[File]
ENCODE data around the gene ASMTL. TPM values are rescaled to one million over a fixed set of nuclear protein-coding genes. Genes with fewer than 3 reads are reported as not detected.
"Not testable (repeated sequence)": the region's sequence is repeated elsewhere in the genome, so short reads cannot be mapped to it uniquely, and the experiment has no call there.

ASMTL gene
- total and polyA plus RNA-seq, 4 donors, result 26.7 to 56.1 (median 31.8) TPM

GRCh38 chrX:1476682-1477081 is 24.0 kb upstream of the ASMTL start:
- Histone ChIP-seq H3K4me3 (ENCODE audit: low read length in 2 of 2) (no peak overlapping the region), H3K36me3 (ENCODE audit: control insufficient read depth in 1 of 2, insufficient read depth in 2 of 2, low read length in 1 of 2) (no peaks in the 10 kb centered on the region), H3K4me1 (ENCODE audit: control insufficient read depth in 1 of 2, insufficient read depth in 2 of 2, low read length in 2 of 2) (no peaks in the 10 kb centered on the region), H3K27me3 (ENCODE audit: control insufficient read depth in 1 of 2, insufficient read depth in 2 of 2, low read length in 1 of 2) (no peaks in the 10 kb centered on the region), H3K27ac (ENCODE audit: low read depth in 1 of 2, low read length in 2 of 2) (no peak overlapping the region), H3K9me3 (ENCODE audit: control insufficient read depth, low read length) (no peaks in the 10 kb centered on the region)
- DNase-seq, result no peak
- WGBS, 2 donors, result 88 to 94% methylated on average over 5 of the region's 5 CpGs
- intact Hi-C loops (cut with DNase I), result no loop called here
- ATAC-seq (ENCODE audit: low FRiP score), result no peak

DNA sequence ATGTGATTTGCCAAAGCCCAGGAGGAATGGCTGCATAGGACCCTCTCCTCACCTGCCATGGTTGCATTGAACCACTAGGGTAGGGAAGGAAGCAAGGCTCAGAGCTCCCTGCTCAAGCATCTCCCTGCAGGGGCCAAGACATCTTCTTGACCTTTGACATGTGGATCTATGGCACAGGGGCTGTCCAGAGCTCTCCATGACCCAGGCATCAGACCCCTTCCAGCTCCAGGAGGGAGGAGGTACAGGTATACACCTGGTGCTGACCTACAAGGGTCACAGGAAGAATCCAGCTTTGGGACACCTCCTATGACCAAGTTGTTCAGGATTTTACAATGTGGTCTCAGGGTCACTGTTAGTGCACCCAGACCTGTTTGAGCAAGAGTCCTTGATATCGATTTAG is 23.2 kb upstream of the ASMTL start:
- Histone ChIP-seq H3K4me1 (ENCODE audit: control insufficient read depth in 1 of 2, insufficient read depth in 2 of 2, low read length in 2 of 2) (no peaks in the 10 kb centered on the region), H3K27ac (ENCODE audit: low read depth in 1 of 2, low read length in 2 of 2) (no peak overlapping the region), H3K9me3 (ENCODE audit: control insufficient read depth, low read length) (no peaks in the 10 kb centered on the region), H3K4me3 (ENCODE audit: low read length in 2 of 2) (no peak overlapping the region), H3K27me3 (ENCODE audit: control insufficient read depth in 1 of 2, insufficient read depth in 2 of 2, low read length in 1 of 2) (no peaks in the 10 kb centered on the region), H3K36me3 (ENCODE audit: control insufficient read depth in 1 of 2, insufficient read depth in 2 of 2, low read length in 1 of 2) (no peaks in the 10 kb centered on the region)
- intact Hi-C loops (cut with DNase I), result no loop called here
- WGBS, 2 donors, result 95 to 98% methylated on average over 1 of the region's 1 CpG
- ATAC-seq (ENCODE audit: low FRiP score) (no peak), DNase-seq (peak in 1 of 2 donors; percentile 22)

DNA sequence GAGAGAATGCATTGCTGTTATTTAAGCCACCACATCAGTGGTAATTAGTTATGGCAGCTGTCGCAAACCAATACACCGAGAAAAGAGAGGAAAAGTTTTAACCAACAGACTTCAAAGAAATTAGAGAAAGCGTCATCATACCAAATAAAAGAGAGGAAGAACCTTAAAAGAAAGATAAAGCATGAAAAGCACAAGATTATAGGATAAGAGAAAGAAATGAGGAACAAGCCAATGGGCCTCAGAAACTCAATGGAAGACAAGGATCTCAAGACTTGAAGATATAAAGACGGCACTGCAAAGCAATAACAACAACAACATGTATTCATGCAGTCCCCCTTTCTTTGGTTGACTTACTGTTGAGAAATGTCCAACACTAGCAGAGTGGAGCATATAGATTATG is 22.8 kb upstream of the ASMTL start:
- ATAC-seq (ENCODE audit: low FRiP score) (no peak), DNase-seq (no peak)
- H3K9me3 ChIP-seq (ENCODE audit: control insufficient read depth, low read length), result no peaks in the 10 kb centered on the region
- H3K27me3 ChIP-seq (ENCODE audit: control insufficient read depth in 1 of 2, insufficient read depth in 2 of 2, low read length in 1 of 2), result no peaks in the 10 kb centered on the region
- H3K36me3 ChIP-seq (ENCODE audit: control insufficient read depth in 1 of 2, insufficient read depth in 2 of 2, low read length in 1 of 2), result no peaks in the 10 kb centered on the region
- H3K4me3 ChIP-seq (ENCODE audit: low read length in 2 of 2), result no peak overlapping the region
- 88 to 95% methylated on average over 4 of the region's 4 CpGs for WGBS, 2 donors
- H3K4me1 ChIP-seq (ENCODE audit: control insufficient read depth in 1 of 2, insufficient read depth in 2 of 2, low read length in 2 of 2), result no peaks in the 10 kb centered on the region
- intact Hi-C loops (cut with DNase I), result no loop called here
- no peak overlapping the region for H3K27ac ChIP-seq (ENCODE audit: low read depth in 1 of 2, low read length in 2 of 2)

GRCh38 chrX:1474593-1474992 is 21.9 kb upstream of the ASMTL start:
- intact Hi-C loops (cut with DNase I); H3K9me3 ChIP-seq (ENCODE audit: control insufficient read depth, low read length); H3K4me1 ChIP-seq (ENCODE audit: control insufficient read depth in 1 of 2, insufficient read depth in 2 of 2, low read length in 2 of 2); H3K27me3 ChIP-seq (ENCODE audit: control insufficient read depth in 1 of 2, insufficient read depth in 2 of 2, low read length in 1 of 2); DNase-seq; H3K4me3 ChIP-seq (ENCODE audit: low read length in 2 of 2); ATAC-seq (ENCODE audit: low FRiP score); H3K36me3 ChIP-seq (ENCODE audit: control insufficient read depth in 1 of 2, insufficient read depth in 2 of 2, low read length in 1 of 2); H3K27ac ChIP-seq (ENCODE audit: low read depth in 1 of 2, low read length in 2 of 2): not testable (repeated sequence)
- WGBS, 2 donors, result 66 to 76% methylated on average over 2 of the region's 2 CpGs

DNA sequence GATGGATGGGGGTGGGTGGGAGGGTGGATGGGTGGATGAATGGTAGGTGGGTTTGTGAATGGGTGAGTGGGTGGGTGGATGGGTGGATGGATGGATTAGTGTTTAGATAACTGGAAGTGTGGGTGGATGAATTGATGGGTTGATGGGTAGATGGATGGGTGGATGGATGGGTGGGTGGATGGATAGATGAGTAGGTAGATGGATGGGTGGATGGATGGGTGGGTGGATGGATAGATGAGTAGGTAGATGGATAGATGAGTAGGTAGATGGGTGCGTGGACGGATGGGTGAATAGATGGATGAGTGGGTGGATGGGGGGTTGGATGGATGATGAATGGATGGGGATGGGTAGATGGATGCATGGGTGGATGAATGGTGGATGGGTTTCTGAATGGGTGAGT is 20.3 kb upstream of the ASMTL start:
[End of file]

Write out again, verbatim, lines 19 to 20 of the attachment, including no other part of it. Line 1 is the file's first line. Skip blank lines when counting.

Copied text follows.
- H3K27me3 ChIP-seq (ENCODE audit: control insufficient read depth in 1 of 2, insufficient read depth in 2 of 2, low read length in 1 of 2), result no peaks in the 10 kb centered on the region
- H3K36me3 ChIP-seq (ENCODE audit: control insufficient read depth in 1 of 2, insufficient read depth in 2 of 2, low read length in 1 of 2), result no peaks in the 10 kb centered on the region